NCCN Guidelines for Patients
Esophageal Cancer, Version 1.2016
Preparing for treatment
The ultrasound device bounces sound waves off
organs to make pictures.
If it looks like the cancer has spread, the endoscope
can be used to do an FNA (
An FNA is a type of biopsy. A needle will be inserted
through the wall of your esophagus and into nearby
tissue to get samples. Samples may be obtained from
lymph nodes or organs next to your esophagus. An
FNA may be done as long as the needle doesn’t go
through the primary tumor or major blood vessels.
After the FNA, the endoscopist will provide clinical
staging information. He or she will report the depth of
tumor growth (T stage) and whether cancer is present
in your lymph nodes (N stage). This information will
help your doctor plan the best treatment for you.
Endoscopic resection is the removal of tumors with
small tools inserted through an endoscope. It is used
by doctors to assess how deep the tumor has grown
into the esophageal wall. It is more accurate than EUS.
Endoscopic resection is essential for correctly staging
tumors that appear to be T1. However, it is more often
used as a treatment than as a staging tool. Read
Part 4 for more details.
The carina is supportive tissue at the base of your
windpipe (trachea). If the tumor is at or above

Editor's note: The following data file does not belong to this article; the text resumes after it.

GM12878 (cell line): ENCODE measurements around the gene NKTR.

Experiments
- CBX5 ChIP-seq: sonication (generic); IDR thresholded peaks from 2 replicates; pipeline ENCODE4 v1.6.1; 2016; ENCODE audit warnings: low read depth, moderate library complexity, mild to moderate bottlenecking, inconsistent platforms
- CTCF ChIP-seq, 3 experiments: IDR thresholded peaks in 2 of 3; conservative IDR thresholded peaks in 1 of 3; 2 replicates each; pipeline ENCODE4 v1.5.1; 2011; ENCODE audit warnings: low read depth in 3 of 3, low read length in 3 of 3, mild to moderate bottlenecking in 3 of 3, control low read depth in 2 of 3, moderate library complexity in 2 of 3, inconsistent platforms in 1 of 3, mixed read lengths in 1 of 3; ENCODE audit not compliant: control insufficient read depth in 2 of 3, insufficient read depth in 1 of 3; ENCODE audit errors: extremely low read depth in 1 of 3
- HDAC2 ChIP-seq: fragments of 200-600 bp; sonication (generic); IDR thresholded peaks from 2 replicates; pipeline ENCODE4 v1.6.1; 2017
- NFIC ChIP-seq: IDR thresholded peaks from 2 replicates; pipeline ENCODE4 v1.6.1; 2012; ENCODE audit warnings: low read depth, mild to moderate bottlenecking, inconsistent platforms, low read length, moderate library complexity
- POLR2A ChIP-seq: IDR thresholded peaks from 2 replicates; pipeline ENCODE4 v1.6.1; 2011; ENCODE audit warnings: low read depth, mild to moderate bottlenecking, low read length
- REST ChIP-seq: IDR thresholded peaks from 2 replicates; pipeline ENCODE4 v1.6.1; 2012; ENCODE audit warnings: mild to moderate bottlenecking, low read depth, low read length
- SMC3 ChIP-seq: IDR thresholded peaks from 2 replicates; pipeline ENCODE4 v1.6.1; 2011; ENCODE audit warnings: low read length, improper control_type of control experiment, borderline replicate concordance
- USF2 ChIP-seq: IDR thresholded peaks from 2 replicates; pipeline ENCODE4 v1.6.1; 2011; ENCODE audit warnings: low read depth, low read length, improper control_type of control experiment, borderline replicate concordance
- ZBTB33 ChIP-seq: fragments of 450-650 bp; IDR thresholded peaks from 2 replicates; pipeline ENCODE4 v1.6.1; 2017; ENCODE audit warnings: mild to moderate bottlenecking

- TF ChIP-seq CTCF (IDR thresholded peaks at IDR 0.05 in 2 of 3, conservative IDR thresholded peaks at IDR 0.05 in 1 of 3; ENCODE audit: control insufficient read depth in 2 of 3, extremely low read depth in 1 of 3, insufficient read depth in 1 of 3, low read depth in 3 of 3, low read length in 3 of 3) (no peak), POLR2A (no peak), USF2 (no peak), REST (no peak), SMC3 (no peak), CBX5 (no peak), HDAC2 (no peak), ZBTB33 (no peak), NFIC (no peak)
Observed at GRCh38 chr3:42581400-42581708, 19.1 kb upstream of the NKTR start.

the carina, a bronchoscopy can be used to see if
the tumor has grown into your trachea or airways
(bronchi). This test is much like an endoscopy except
that the scope is guided down your trachea.
Bronchoscopy is done with one of two types of
scopes. A rigid bronchoscope is straight and doesn’t
bend. A flexible bronchoscope is thinner and longer.
General anesthesia is needed for a rigid
bronchoscopy. Local anesthesia is used for a flexible
Like endoscopes, bronchoscopes have a light, camera,
and open channel. The light and camera allow your
doctor to guide the tube down your nose or mouth
and see inside your body. A small brush, needle, or
tongs can be inserted into the open channel to collect
samples. Otherwise, liquid may be sprayed into the
airway and suctioned back up. After the biopsy, you
may feel some swelling and sound hoarse.
This test is a type of surgery that allows your doctor to
look for diseases inside your abdomen. Laparoscopy
is advised for a esophageal adenocarconoma that
is in the area between the esophagus and stomach.
This area is called the EGJ (
unction). Laparoscopy may detect distant metastases
in the lining of the abdomen (peritoneum) or liver.
Laparoscopy is done under general anesthesia. It
involves the use of a tool called a laparoscope, which
is much like an endoscope. The tube-like part of the
laparoscope will be inserted through a tiny cut in your
abdomen. Your doctor will be able to look for signs of
cancer and obtain fluid for cancer testing (peritoneal
Laparoscopy is done in an operating room and takes
about 30 minutes. You will be able to go home about
one hour after the procedure is completed and can go
back to work the next day. After the surgery, you may
feel tired and may have some pain. You may also
have a small scar after the cut has healed.
Biopsy of distant sites
An M1 score is defined as cancer spread to sites
distant from the esophagus. If imaging suggests
a rating of M1, a biopsy of the distant site may be
needed to confirm there's cancer. The type of biopsy
used depends on the site and other factors.